The concept of transnational justice is linked to the establishment of a democratic framework for the future, through a process of accountability and reconciliation in post-conflict peace building. Truth commissions, as a form of restorative justice, serve as investigative entities tasked with uncovering the truth about the history of violence and conflict in a nation. They are considered as a transitional stage between conflict and post-conflict. This article evaluates the lessons learned from South Africa’s Truth and Reconciliation Commission to determine the effectiveness of truth commissions in promoting post-conflict peace building.
The task of creating a post-apartheid South Africa was faced with significant challenges and required resolution of the violence, discrimination, and human rights abuses of the past to move forward. The Truth and Reconciliation Commission (TRC) was seen as a crucial step in this process, as it aimed to promote significant social and political transformation. The TRC garnered widespread attention and has been viewed by many as a successful means of establishing a “rainbow nation” and promoting genuine reconciliation. The TRC was established on the 19th of July 1995, following the end of apartheid, and was authorised by Nelson Mandela and chaired by Desmond Tutu. It consisted of three sub-committees focused on human rights violations, amnesty, and reparation and rehabilitation. These committees were responsible for conducting investigations to uncover truths, offer a therapeutic platform for victims to share their stories and receive recognition and comfort, and providing financial and symbolic compensation.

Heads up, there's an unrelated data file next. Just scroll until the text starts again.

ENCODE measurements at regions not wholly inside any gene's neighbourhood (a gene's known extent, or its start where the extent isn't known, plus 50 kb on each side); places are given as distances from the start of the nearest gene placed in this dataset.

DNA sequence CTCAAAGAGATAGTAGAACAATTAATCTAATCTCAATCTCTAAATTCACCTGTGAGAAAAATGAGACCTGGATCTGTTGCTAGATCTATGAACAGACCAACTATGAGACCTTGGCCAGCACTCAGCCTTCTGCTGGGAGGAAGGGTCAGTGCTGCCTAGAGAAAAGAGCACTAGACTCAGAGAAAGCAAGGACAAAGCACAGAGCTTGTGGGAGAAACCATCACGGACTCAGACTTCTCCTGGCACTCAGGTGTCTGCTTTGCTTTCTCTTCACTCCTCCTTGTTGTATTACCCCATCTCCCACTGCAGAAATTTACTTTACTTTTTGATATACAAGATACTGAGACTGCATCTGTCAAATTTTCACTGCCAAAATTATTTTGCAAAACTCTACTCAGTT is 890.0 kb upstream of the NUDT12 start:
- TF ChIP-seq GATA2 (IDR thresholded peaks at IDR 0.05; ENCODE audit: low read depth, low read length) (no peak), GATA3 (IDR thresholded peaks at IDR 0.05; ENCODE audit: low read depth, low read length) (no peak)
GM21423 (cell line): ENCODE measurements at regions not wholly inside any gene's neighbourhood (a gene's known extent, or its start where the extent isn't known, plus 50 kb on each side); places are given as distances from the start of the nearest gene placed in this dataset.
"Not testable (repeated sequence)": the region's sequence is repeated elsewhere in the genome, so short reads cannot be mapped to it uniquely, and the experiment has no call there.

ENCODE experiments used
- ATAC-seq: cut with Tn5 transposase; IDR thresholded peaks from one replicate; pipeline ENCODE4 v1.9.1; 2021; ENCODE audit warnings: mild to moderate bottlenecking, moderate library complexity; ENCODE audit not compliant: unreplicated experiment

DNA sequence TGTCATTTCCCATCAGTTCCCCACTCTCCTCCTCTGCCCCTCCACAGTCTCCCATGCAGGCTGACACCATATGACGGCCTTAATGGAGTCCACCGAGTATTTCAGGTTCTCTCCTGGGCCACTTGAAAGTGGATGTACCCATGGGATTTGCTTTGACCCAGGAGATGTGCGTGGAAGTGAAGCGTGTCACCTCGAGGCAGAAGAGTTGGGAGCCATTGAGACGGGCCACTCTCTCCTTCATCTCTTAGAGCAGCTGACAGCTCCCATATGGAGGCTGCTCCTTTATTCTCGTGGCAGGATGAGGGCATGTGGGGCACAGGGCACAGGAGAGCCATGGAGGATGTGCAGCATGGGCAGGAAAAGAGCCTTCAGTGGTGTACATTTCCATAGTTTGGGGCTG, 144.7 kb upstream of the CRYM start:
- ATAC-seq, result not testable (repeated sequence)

The TRC is an exceptional example of a transition to a peaceful democracy that is facilitated through a relatively peaceful process of negotiation. This is particularly notable given that apartheid was marked by a minority group’s determination to maintain its power through any means necessary yet during this transition, white South Africa did not make significant demands which would hinder the process.
The African National Congress (ANC) and National Party were initially hesitant to establish a truth commission due to concerns that it would harm reconciliation efforts. They were wary of the possibility that their actions during apartheid would be made public, which would have led to damaging revelations and fuelled further tensions in a fragile situation. In addition to national support, the establishment of the TRC was also strengthened by the involvement of the international community. Western governments provided both financial and legal assistance, acknowledging the significance of the TRC in promoting human rights and fostering reconciliation, not only in South Africa but also on a global level. This support came at a time when the world was grappling with issues of recovery and resolution from various conflicts.
The TRC received over 21,000 victim statements and 7,000 amnesty applications, yet many violations still went unreported. The commission aimed to provide a safe space for victims to share their stories and to help heal collective traumas. The ability to tell their truths in their native language, after being suppressed by the apartheid regime’s promotion of Afrikaans as the medium of instruction, was liberation for many black South Africans who had been dehumanised and oppressed. A notable example is the story of Khabonina Masilela, who travelled from Swaziland to the Human rights Violation hearing at eMkhondo and shared her story of being shot at an ANC protest in 1986 by an army helicopter. She thanked the commission for giving her the opportunity to tell her story and be heard.